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  1. I understand that people who make mistakes must be punished… But I don’t think that long sentences are really not the answer… How can they get back to real life when they spent 10 or 20 or more years in prison???
    They will do back things again…..
    We should create special programs with obligations (like going each day after work in a jail to make special tasks and then go home…).
    I hope you will manage to go outside Phillip… And this will help prisonners like you!

  2. I think long sentences are not a solutions for young delinquants… They won’t learn anything except how to survive in hostile middle! This will not teach them how to leave and how to behave while outside…..
    Good luck Phillip.

  3. a long sentence is definitely not the answer.
    Continue to write yours books, to learn and to work for occupy the time and the mind.
    Good luck!

  4. The sanction must make it possible the individual to be rehabilitated with respect to the society. When it is about a first judgment and that the author of the facts is particularly young, justice must take into account these elements to impose an adapted sanction. Justice is a function particularly noble and necessary, also those who do this “work” must be particularly well educated to do that.

  5. i like this article.

  6. As a recently released ex-con, I have alot of the symptoms of post traumatic stress disorder since being released. I received psychiatric treatment while locked up but I discharged parole upon release and am now afforded no mental treatment. Tell me this, if Ca. can buy their police officers new cars and guns every year how come they can’t spend a little money on after care outpatient mental treatment programs for ex-cons like myself? I agree with what you have to say wholeheartedly and would appreciate updates on any newer breakthroughs on this condition. One Love Juggalos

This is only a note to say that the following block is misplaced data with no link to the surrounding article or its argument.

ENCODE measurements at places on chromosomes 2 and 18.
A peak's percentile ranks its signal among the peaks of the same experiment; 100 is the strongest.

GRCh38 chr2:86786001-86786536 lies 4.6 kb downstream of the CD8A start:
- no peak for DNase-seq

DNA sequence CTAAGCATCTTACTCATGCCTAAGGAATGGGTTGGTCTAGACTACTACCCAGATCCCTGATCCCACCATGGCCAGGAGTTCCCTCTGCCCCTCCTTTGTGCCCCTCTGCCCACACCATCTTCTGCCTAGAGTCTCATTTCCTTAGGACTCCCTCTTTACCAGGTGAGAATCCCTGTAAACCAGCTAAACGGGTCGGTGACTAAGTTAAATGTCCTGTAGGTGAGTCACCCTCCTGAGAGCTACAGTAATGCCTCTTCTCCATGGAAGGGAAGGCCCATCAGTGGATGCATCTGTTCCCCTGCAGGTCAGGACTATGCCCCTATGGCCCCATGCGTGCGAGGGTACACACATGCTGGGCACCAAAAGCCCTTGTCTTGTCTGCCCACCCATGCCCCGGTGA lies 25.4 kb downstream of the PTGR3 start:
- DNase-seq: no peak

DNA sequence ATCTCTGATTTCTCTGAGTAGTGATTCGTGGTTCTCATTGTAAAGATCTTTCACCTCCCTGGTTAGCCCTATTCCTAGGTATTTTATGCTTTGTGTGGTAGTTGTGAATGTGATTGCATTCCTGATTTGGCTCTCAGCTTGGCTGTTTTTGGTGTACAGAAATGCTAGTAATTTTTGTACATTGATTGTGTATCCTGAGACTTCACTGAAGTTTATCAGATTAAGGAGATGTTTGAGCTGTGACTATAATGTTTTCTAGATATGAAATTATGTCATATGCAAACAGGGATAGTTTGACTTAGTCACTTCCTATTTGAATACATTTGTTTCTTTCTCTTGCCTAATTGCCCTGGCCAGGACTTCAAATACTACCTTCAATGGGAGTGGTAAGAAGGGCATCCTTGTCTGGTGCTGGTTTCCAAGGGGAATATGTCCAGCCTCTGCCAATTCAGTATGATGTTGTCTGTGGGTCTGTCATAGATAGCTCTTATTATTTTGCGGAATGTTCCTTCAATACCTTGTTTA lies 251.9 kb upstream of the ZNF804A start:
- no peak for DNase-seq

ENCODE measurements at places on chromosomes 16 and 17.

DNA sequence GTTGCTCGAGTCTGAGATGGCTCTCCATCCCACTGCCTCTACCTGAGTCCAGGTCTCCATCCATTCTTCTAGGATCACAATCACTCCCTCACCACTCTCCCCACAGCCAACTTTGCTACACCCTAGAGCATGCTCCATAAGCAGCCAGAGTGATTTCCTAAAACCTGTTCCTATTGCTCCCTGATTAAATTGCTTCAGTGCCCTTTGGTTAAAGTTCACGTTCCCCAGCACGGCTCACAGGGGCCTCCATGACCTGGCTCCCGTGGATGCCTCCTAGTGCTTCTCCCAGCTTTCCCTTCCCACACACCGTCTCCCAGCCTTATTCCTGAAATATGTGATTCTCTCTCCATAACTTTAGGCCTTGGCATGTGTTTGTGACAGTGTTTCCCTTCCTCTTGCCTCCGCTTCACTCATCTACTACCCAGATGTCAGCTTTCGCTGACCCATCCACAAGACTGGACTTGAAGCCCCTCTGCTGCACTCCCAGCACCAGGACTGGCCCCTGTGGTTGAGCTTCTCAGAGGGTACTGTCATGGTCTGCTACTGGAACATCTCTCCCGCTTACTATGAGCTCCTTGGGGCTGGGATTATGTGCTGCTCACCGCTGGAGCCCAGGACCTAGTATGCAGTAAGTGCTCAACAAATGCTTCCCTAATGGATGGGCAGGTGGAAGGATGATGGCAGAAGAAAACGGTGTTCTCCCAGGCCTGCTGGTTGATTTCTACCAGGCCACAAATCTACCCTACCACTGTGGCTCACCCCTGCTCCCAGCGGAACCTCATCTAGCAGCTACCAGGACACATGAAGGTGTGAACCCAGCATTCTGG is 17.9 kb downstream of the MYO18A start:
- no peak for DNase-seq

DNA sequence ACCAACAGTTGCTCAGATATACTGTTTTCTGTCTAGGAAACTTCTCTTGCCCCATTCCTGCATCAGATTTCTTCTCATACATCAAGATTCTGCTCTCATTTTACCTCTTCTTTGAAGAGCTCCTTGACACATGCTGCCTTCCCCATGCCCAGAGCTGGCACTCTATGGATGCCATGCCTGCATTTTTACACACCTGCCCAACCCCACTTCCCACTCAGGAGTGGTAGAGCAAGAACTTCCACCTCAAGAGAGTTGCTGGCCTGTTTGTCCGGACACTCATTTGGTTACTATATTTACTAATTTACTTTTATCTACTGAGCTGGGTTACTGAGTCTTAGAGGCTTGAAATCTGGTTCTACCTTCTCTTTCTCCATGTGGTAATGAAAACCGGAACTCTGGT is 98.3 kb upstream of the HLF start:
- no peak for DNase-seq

7. Back in early jan 1985 I was at the Eldora juvinille correctional facility in Iowa. I acted out and was placed in a room with nothing and I mean nothing but my underwear, a sink and a toilet until I reached the age of 18. Talk about f%$#ing with somebodys head. Now almost 3o years later it still affects my day to day life.

  8. As an ex offender, I too experienced ptsd, but I couldn’t pin point it. I knew somthing was wrong with me upon release, but I didn’t know what it was. Something was different about me, but I thought it was just because I had been incarcerated. I think that there should be a progression as an inmate is getting close to his/her release and definitely more talk and awareness of ptsd among ex offenders. I started noticing my problems one month after I got my first apartment. I started to feel extremely lonely and was paranoid thinking that if I didn’t check every door I didn’t feel safe among other things. Great article. Thanks!